Do women have different financial planning needs?
A superannuation study undertaken by StatePlus found that 64% of women will struggle to achieve a comfortable lifestyle following retirement, which brings the question, do women have different financial planning needs?
According to the ABS, the average superannuation balance for women aged between 55 and 64 is $180,000, compared to the $322,000 for men in the same age bracket. A study conducted by the Workplace Gender Equality Agency shows that on average, women retire with $104,734 in superannuation, 46.6% lower than men. This superannuation gap isn’t just a problem older women face, with young women aged between 20 and 25 having 20.4% less in super than men in the same age group.
This is a concern for many women when considering their future financial needs given that they have a higher life expectancy than men, and are becoming increasingly more likely to live into their hundreds. A combination of these, taking time off of work to care for children, and the wage gap in Australia (18.8%) create a sense of vulnerability for older Australian women.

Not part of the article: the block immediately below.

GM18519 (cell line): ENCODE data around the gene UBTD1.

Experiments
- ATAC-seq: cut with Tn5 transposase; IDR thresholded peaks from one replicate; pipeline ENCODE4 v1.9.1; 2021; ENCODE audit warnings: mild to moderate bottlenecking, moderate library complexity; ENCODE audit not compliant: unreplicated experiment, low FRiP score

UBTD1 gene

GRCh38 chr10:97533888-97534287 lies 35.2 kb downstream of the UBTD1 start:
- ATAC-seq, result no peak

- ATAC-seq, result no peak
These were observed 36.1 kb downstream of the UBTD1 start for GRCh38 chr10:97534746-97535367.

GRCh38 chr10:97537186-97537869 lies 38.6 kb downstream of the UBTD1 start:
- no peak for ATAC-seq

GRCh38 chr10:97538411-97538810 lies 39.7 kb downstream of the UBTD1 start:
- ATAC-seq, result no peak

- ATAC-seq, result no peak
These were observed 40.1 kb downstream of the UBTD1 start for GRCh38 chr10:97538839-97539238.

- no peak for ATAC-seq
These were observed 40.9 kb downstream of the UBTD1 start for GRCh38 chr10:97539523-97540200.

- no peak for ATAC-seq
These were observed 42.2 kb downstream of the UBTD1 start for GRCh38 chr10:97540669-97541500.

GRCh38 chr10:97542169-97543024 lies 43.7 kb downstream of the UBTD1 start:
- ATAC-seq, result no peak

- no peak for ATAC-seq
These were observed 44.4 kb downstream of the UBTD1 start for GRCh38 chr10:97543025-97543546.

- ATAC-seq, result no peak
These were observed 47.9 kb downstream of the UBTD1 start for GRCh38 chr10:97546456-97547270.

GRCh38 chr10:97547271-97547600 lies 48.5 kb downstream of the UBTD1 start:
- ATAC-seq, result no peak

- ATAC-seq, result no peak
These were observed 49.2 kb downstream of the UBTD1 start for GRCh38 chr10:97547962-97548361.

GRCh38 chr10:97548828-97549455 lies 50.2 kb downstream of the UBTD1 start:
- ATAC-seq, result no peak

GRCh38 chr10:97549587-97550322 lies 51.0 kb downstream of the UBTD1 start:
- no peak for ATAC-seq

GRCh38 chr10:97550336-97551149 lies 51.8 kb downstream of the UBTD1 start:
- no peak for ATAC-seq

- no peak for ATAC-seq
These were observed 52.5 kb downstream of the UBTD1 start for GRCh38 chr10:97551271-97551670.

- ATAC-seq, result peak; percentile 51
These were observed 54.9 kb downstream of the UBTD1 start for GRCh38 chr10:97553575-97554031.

So, how can women better plan to meet their future financial needs? From July 2018, people will be able to catch up on deductible contributions to their superannuation funds. This means that instead of capping contributions at $25,000 annually, unused caps will be able to be rolled over for five years, creating an opportunity for individuals to bulk up their super. Other suggestions include investing in property, getting financial planning advice, and consolidating all super funds which an individual may have.
It is becoming increasingly important for women to take control of their financial futures. At any stage, there will be opportunities to save, invest and plan to ensure financial security in retirement.
ASIC have released a helpful infographic which looks at various money challenges women face, which can be accessed here.
This article is provided as general information only and does not consider your specific situation, objectives or needs. It does not represent accounting advice upon which any person may act. Implementation and suitability requires a detailed analysis of your specific circumstances.